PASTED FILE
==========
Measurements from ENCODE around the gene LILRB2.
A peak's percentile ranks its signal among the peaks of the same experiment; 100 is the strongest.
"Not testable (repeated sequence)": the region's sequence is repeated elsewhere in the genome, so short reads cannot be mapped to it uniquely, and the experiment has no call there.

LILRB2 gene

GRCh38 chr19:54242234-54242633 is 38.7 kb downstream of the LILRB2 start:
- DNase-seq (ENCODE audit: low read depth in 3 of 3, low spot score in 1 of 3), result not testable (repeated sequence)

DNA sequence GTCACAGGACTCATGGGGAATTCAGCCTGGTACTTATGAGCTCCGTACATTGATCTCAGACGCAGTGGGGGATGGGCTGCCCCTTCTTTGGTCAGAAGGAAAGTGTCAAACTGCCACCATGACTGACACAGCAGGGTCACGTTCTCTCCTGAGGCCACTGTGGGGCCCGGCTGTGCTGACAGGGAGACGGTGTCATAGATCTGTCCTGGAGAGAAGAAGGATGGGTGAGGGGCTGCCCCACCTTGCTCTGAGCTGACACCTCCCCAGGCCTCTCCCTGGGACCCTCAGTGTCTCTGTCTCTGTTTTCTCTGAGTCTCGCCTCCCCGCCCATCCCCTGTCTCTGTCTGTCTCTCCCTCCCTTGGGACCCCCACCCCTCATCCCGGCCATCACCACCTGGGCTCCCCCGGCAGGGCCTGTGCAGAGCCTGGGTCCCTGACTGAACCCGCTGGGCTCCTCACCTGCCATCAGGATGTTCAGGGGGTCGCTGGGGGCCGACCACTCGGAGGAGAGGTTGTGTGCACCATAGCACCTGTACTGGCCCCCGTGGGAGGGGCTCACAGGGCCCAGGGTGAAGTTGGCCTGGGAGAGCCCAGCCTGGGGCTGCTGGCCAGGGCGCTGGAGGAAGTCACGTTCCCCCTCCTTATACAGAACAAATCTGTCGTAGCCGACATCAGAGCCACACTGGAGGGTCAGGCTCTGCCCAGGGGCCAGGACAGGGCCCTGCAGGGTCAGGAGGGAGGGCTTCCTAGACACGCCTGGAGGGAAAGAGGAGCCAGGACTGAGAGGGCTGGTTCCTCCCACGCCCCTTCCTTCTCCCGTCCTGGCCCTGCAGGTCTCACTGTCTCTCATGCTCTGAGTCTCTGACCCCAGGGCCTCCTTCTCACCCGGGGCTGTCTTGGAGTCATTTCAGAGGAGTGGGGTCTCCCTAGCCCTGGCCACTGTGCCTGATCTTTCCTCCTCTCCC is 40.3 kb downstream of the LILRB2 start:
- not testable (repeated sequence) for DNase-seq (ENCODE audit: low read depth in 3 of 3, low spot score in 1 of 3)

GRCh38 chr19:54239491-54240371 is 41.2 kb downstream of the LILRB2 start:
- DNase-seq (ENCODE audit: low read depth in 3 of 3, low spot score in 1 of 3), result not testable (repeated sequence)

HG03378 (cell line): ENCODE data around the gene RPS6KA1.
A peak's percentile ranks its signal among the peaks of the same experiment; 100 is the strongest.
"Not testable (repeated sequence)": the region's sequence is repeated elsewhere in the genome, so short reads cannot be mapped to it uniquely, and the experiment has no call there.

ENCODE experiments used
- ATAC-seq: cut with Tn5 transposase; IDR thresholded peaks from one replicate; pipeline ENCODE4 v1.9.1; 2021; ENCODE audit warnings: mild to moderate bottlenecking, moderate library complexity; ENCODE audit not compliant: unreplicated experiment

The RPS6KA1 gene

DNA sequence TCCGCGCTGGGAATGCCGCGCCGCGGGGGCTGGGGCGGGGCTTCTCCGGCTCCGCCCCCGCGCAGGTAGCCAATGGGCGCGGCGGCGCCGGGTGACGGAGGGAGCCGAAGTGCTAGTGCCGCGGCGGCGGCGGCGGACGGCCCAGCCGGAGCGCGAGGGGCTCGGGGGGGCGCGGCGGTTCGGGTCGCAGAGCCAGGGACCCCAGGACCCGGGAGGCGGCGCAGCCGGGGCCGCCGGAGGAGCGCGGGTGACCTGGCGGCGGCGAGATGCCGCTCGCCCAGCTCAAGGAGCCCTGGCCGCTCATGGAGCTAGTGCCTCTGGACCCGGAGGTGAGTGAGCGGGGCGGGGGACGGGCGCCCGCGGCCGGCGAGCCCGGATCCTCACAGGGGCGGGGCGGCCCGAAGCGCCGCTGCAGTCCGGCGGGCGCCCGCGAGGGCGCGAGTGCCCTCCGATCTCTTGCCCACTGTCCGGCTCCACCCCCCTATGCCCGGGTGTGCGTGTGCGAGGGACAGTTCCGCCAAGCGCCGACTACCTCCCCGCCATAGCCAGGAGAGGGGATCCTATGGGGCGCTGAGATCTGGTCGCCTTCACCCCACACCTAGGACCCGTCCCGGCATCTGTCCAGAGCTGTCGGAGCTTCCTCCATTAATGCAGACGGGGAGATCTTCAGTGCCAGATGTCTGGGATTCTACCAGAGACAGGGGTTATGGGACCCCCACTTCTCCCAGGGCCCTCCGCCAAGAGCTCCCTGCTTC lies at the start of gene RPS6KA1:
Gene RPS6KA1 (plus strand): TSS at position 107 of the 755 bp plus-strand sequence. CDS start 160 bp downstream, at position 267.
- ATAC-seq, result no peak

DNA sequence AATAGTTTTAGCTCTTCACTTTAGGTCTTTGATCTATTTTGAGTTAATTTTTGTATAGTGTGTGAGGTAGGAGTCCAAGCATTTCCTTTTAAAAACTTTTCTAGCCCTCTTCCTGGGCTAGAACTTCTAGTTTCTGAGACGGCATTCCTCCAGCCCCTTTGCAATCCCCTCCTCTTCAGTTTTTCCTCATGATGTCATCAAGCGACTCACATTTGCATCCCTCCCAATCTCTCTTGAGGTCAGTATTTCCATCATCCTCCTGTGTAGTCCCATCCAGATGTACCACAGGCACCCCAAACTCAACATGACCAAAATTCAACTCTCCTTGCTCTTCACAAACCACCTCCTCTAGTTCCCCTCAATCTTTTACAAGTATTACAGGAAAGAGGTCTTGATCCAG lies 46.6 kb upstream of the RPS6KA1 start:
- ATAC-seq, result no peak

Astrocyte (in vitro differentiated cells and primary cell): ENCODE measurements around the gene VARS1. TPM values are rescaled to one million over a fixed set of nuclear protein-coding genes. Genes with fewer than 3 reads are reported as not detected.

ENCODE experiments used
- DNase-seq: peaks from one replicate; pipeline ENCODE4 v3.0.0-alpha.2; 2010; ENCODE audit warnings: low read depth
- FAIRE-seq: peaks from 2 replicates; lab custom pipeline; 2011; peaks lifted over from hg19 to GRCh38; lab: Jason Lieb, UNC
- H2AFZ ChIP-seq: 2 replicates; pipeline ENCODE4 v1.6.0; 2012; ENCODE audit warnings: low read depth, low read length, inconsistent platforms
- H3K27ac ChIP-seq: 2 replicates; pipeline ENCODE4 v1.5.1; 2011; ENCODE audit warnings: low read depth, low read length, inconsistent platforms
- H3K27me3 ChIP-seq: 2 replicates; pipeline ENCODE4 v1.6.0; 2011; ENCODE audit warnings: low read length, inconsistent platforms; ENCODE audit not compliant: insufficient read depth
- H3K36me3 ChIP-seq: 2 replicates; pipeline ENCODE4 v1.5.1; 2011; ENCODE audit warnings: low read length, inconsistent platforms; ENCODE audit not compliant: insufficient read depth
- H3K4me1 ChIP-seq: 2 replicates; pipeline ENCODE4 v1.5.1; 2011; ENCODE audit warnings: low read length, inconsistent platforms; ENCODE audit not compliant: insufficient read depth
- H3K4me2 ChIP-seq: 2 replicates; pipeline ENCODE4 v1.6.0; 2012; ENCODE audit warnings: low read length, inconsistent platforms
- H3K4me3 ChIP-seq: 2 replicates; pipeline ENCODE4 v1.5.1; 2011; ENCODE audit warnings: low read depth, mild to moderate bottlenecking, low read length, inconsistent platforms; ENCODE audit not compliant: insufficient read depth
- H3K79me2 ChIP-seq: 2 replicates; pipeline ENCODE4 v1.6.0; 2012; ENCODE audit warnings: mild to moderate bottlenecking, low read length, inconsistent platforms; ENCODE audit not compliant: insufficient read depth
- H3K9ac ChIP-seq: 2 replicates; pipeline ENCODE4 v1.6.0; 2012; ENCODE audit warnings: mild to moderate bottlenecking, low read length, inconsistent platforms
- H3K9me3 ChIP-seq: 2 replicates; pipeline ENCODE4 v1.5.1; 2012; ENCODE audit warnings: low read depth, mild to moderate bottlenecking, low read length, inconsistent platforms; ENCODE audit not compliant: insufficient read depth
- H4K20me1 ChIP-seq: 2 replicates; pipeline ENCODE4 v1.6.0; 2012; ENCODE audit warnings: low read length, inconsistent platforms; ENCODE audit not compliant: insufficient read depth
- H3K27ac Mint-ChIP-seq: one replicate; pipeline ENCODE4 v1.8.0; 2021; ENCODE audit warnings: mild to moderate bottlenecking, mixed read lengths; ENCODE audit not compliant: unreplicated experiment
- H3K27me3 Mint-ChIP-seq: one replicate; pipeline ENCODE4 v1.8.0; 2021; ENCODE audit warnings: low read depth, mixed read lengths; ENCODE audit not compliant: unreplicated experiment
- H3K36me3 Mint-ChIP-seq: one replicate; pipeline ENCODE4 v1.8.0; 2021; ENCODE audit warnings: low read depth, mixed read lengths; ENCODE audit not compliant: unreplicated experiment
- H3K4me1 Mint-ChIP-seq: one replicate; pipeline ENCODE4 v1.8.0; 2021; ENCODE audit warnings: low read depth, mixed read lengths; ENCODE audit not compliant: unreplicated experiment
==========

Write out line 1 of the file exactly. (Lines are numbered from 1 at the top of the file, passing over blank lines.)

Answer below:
Measurements from ENCODE around the gene LILRB2.